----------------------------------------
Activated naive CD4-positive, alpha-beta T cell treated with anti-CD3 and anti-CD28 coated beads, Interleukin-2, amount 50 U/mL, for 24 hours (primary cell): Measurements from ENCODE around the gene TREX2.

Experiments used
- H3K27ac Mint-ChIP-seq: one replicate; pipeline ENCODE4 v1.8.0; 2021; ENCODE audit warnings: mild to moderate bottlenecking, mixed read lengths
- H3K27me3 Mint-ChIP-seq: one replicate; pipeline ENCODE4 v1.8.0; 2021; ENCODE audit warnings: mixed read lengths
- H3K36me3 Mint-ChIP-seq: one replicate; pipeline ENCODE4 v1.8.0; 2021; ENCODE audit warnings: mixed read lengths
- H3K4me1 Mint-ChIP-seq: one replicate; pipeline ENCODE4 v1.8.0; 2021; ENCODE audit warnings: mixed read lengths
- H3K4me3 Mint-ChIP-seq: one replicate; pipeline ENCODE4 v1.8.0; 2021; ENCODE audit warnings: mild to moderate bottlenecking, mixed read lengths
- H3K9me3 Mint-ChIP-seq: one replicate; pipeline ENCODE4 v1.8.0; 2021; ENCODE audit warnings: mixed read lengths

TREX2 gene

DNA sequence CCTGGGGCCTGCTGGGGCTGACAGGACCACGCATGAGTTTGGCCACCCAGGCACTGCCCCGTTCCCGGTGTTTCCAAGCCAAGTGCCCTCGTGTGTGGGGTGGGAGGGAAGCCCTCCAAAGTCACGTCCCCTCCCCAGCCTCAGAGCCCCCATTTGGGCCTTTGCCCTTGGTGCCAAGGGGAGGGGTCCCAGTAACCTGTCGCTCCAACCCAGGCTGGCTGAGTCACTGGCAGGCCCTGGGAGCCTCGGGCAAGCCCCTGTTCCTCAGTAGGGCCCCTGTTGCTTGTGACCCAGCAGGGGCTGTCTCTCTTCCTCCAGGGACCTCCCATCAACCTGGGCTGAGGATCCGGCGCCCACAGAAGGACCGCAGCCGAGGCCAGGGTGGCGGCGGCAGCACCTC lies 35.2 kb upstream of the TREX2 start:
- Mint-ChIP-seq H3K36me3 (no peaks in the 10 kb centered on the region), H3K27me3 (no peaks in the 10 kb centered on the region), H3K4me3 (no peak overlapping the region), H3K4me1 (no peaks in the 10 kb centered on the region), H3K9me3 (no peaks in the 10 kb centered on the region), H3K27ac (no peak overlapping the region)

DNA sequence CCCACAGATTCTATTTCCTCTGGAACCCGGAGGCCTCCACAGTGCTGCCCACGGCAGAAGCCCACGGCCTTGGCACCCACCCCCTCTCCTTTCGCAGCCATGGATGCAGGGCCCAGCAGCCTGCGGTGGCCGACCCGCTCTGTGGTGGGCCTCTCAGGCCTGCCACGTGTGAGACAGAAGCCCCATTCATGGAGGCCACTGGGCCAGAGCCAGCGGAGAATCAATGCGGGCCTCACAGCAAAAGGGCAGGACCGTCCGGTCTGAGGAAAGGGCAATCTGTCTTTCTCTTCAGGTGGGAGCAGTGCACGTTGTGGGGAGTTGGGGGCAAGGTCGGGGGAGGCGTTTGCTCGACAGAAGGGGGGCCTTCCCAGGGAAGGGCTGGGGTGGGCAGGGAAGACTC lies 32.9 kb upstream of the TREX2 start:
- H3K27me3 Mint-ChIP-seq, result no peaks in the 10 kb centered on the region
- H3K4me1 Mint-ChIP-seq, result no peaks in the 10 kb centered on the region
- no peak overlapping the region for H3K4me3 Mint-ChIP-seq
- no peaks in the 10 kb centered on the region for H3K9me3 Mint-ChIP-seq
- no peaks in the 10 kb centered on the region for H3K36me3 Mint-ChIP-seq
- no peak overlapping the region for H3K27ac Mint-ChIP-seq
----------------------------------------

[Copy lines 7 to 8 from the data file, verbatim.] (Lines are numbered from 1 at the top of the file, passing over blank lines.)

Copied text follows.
- H3K4me3 Mint-ChIP-seq: one replicate; pipeline ENCODE4 v1.8.0; 2021; ENCODE audit warnings: mild to moderate bottlenecking, mixed read lengths
- H3K9me3 Mint-ChIP-seq: one replicate; pipeline ENCODE4 v1.8.0; 2021; ENCODE audit warnings: mixed read lengths